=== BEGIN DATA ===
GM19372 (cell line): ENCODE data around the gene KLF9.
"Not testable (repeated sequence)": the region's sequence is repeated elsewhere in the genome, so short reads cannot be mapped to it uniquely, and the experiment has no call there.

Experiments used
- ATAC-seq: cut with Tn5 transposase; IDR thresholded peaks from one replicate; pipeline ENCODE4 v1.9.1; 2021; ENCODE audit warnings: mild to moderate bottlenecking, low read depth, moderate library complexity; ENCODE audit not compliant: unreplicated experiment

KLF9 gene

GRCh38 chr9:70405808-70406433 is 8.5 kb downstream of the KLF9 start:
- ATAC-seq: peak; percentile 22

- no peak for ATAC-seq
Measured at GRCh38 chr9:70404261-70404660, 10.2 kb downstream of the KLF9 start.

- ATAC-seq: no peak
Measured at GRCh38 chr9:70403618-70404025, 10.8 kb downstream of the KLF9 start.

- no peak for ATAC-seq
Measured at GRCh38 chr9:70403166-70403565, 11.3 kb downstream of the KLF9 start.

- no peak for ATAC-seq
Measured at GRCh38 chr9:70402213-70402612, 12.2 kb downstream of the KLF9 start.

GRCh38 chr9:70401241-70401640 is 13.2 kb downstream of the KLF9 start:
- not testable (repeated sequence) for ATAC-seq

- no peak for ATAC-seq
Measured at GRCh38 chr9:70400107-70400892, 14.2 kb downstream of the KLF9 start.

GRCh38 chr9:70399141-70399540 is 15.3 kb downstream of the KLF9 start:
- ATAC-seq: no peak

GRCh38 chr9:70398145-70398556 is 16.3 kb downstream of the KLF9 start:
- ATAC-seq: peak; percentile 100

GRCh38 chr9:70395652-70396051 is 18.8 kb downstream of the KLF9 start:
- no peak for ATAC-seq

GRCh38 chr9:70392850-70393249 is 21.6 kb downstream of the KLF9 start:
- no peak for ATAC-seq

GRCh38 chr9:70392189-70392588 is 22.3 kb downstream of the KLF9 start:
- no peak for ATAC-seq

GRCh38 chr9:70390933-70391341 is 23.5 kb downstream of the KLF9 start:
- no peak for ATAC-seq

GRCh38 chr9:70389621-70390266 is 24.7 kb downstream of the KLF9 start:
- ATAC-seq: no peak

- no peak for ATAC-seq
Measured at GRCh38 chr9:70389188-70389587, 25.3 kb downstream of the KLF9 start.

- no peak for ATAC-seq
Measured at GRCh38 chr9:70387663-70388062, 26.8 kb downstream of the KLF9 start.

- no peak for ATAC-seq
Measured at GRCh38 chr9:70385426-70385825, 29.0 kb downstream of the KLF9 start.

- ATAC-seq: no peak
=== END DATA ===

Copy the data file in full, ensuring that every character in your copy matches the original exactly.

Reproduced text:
GM19372 (cell line): ENCODE data around the gene KLF9.
"Not testable (repeated sequence)": the region's sequence is repeated elsewhere in the genome, so short reads cannot be mapped to it uniquely, and the experiment has no call there.

Experiments used
- ATAC-seq: cut with Tn5 transposase; IDR thresholded peaks from one replicate; pipeline ENCODE4 v1.9.1; 2021; ENCODE audit warnings: mild to moderate bottlenecking, low read depth, moderate library complexity; ENCODE audit not compliant: unreplicated experiment

KLF9 gene

GRCh38 chr9:70405808-70406433 is 8.5 kb downstream of the KLF9 start:
- ATAC-seq: peak; percentile 22

- no peak for ATAC-seq
Measured at GRCh38 chr9:70404261-70404660, 10.2 kb downstream of the KLF9 start.

- ATAC-seq: no peak
Measured at GRCh38 chr9:70403618-70404025, 10.8 kb downstream of the KLF9 start.

- no peak for ATAC-seq
Measured at GRCh38 chr9:70403166-70403565, 11.3 kb downstream of the KLF9 start.

- no peak for ATAC-seq
Measured at GRCh38 chr9:70402213-70402612, 12.2 kb downstream of the KLF9 start.

GRCh38 chr9:70401241-70401640 is 13.2 kb downstream of the KLF9 start:
- not testable (repeated sequence) for ATAC-seq

- no peak for ATAC-seq
Measured at GRCh38 chr9:70400107-70400892, 14.2 kb downstream of the KLF9 start.

GRCh38 chr9:70399141-70399540 is 15.3 kb downstream of the KLF9 start:
- ATAC-seq: no peak

GRCh38 chr9:70398145-70398556 is 16.3 kb downstream of the KLF9 start:
- ATAC-seq: peak; percentile 100

GRCh38 chr9:70395652-70396051 is 18.8 kb downstream of the KLF9 start:
- no peak for ATAC-seq

GRCh38 chr9:70392850-70393249 is 21.6 kb downstream of the KLF9 start:
- no peak for ATAC-seq

GRCh38 chr9:70392189-70392588 is 22.3 kb downstream of the KLF9 start:
- no peak for ATAC-seq

GRCh38 chr9:70390933-70391341 is 23.5 kb downstream of the KLF9 start:
- no peak for ATAC-seq

GRCh38 chr9:70389621-70390266 is 24.7 kb downstream of the KLF9 start:
- ATAC-seq: no peak

- no peak for ATAC-seq
Measured at GRCh38 chr9:70389188-70389587, 25.3 kb downstream of the KLF9 start.

- no peak for ATAC-seq
Measured at GRCh38 chr9:70387663-70388062, 26.8 kb downstream of the KLF9 start.

- no peak for ATAC-seq
Measured at GRCh38 chr9:70385426-70385825, 29.0 kb downstream of the KLF9 start.

- ATAC-seq: no peak